“Once Upon a Time,” the famous starting line of every fable and fairy tale: that is the title of Jorge Rodríguez Diez’s personal exhibition at Casa 8 Gallery, in Vedado.
Since R10 –the name he uses in the world of art and design– expanded his role as visual artist and burst into Havana’s exhibition scene, it was obvious that the subject of his creation was intended to be part of the contemporary debate of social, political and even economical and psychological nature.
Nevertheless, R10 is not what we would call a social chronicler. In his artworks we do not find any explicit representation of actual facts, even though we always feel in some way the need of facing his creations to present times, and understanding them through a critical dialogue with “the context,” and not only the national one.
In his most recent series, which is showed in this exhibition, it is not difficult to recognize that the artworks are inspired in a historical event of great importance. R10, as he always does, makes up hypothetic situations nourished by a strong historical background. The artist plays with social imagination, the expectations created by the news, the information coming from the mass media, the iconography that becomes famous in the screens of TV sets and computers, and even with other kind of iconography, images of all kinds that he rescues from old magazines. All of it becomes the raw material with which he makes his visual artworks of precious design, which are really stimulating to awake our interpretative concerns. In some of his artworks the symbology of color has paramount importance, since some colors allude to very specific political and social ideas.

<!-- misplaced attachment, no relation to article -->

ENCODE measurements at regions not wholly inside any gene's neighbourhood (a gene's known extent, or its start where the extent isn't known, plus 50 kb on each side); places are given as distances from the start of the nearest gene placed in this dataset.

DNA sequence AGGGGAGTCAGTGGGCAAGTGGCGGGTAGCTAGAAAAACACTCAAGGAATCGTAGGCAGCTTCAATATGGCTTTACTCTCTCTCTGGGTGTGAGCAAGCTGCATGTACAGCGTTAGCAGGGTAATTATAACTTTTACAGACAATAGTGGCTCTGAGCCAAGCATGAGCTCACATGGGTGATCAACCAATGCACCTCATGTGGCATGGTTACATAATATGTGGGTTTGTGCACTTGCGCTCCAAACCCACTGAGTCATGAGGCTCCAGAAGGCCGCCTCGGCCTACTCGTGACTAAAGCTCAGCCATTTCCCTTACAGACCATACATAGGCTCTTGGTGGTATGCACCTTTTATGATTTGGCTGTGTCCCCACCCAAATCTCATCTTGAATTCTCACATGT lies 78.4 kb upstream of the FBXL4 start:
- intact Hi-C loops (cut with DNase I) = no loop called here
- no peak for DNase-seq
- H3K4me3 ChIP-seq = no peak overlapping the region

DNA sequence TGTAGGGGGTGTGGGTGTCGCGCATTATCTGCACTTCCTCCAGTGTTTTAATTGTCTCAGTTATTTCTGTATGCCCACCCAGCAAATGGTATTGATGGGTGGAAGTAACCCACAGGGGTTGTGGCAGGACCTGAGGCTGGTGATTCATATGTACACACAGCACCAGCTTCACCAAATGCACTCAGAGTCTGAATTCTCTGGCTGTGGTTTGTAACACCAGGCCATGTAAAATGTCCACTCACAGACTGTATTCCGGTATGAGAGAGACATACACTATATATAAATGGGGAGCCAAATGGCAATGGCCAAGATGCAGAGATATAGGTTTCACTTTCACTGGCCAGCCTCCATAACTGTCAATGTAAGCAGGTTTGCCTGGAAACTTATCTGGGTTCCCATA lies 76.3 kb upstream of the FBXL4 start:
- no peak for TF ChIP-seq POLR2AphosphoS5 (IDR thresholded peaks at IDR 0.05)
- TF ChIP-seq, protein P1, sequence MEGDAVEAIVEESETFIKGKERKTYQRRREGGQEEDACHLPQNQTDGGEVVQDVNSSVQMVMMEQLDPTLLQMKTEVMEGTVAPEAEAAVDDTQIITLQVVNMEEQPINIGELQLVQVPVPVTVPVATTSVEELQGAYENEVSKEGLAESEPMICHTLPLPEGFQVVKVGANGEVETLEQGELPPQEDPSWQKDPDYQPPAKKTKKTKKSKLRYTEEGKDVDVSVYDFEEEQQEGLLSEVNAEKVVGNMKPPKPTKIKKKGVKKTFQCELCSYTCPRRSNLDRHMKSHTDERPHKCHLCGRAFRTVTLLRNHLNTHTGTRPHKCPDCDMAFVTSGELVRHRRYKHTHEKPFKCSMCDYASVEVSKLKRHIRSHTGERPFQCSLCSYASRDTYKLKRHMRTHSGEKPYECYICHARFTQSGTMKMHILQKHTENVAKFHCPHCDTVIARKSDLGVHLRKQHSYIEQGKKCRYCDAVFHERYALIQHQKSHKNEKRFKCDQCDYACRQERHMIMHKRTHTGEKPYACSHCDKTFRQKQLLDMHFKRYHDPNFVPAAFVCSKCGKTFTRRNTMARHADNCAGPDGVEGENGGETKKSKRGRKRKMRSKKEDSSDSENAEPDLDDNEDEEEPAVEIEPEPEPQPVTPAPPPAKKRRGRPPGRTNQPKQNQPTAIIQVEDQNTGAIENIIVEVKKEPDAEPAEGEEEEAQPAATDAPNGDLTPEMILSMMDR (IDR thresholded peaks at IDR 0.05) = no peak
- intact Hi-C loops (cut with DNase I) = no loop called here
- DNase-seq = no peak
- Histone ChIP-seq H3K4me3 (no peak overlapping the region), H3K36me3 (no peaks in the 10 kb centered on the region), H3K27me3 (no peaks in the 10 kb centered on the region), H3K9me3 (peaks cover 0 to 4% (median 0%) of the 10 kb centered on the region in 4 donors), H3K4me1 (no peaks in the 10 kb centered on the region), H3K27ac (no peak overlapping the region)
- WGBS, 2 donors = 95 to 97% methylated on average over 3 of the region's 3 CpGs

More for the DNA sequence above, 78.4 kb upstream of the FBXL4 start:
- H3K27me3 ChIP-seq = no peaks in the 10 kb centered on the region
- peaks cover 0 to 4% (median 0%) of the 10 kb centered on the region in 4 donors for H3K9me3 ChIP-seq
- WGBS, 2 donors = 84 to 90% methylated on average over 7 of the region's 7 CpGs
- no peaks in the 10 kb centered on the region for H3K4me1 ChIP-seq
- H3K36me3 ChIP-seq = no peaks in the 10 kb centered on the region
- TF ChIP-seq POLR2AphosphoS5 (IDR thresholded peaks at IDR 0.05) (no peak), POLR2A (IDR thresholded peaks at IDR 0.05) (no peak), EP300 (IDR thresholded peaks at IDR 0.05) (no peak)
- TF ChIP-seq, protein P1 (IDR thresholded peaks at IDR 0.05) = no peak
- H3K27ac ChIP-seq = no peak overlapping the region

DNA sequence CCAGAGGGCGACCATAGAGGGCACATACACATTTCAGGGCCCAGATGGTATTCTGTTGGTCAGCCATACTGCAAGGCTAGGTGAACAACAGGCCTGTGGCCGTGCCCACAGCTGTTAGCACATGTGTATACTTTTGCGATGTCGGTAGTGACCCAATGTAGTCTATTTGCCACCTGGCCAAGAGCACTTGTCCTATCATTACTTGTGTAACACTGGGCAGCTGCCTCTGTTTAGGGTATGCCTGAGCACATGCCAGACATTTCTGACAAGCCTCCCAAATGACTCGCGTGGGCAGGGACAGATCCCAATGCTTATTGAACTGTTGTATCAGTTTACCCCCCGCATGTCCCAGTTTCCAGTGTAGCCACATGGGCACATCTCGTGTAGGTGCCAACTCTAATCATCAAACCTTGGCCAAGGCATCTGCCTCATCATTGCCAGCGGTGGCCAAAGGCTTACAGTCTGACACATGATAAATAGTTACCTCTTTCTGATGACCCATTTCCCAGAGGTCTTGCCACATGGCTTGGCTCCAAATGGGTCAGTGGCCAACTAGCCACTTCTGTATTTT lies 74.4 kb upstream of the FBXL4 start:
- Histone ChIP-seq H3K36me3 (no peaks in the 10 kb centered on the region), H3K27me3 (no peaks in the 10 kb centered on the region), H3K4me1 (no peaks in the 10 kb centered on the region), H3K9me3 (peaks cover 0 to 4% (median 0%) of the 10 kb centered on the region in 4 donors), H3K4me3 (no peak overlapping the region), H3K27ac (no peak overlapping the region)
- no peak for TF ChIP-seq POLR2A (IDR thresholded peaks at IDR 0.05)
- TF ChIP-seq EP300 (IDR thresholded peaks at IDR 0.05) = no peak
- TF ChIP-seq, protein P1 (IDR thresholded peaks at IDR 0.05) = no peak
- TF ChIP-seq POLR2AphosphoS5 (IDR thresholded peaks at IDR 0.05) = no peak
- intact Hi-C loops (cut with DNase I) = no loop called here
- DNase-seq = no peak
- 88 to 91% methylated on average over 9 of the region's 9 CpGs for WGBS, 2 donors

Another striking resource, which has become a sort of identity mark of R10’s work, is the use of witty and laconic phrases, which give an explosive critical mischievousness to the ambiguity that is inherent of the images. Those questions and statements that flutter around his creativity, since they are the conspiratorial interlocutors of the characters and their historical vicissitudes, give the tone of the discourse, of questioning, irony, and above all, humor, which characterizes the whole series.
Humor is another distinctive feature of the kind of art that R10 creates. The relationship that it is set among the phrases and the images usually generates a sarcastic, spicy, subversive effect that the spectator enjoys as an accomplice. That is the case of the artwork in which the main character is a young girl that looks shyly at our eyes. Her hair is red and so are her little lips, and she is wearing bedclothes: a red pajama with little white stars, and a white blouse with little red stars. Next to her face there is a question: Cute enough?
Anyway, this new exhibition by R10 will be attractive enough to those who enjoy irreverent and questioning art; besides, this is a kind of art that does not give up to visual beauty, to the excellence of shapes, but this is a beauty full of ideas, of historical content, as there is no other way of being beautiful in the field of art.
–Dr. Hamlet Fernández